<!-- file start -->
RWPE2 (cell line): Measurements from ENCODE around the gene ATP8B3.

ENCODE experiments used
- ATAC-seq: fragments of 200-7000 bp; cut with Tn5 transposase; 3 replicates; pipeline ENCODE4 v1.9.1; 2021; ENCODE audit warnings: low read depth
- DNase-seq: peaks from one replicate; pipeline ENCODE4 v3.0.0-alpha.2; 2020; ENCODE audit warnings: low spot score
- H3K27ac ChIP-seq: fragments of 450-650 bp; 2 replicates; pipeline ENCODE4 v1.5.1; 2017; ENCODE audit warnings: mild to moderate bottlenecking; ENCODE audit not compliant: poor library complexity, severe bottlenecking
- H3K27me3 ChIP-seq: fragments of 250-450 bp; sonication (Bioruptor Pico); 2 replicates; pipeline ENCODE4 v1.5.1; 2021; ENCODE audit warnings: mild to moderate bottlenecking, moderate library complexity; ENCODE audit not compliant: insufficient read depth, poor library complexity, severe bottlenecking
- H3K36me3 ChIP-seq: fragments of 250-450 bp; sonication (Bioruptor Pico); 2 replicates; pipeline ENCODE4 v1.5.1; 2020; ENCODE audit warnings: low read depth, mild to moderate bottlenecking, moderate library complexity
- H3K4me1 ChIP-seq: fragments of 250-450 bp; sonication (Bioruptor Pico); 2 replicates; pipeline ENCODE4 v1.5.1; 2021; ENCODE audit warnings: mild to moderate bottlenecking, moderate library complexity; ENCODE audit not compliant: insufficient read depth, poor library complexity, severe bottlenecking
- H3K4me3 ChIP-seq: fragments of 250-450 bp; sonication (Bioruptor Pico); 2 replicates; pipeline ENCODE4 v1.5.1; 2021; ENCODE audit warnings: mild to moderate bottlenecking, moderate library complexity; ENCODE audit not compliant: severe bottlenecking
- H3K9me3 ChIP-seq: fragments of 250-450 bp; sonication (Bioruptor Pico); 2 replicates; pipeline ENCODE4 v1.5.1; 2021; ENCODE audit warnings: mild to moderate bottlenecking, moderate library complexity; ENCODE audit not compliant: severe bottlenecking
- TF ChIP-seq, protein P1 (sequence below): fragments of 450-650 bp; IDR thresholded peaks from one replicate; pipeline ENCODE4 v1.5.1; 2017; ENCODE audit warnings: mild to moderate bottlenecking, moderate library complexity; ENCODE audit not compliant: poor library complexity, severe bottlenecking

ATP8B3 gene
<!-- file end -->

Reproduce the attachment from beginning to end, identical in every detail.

RWPE2 (cell line): Measurements from ENCODE around the gene ATP8B3.

ENCODE experiments used
- ATAC-seq: fragments of 200-7000 bp; cut with Tn5 transposase; 3 replicates; pipeline ENCODE4 v1.9.1; 2021; ENCODE audit warnings: low read depth
- DNase-seq: peaks from one replicate; pipeline ENCODE4 v3.0.0-alpha.2; 2020; ENCODE audit warnings: low spot score
- H3K27ac ChIP-seq: fragments of 450-650 bp; 2 replicates; pipeline ENCODE4 v1.5.1; 2017; ENCODE audit warnings: mild to moderate bottlenecking; ENCODE audit not compliant: poor library complexity, severe bottlenecking
- H3K27me3 ChIP-seq: fragments of 250-450 bp; sonication (Bioruptor Pico); 2 replicates; pipeline ENCODE4 v1.5.1; 2021; ENCODE audit warnings: mild to moderate bottlenecking, moderate library complexity; ENCODE audit not compliant: insufficient read depth, poor library complexity, severe bottlenecking
- H3K36me3 ChIP-seq: fragments of 250-450 bp; sonication (Bioruptor Pico); 2 replicates; pipeline ENCODE4 v1.5.1; 2020; ENCODE audit warnings: low read depth, mild to moderate bottlenecking, moderate library complexity
- H3K4me1 ChIP-seq: fragments of 250-450 bp; sonication (Bioruptor Pico); 2 replicates; pipeline ENCODE4 v1.5.1; 2021; ENCODE audit warnings: mild to moderate bottlenecking, moderate library complexity; ENCODE audit not compliant: insufficient read depth, poor library complexity, severe bottlenecking
- H3K4me3 ChIP-seq: fragments of 250-450 bp; sonication (Bioruptor Pico); 2 replicates; pipeline ENCODE4 v1.5.1; 2021; ENCODE audit warnings: mild to moderate bottlenecking, moderate library complexity; ENCODE audit not compliant: severe bottlenecking
- H3K9me3 ChIP-seq: fragments of 250-450 bp; sonication (Bioruptor Pico); 2 replicates; pipeline ENCODE4 v1.5.1; 2021; ENCODE audit warnings: mild to moderate bottlenecking, moderate library complexity; ENCODE audit not compliant: severe bottlenecking
- TF ChIP-seq, protein P1 (sequence below): fragments of 450-650 bp; IDR thresholded peaks from one replicate; pipeline ENCODE4 v1.5.1; 2017; ENCODE audit warnings: mild to moderate bottlenecking, moderate library complexity; ENCODE audit not compliant: poor library complexity, severe bottlenecking

ATP8B3 gene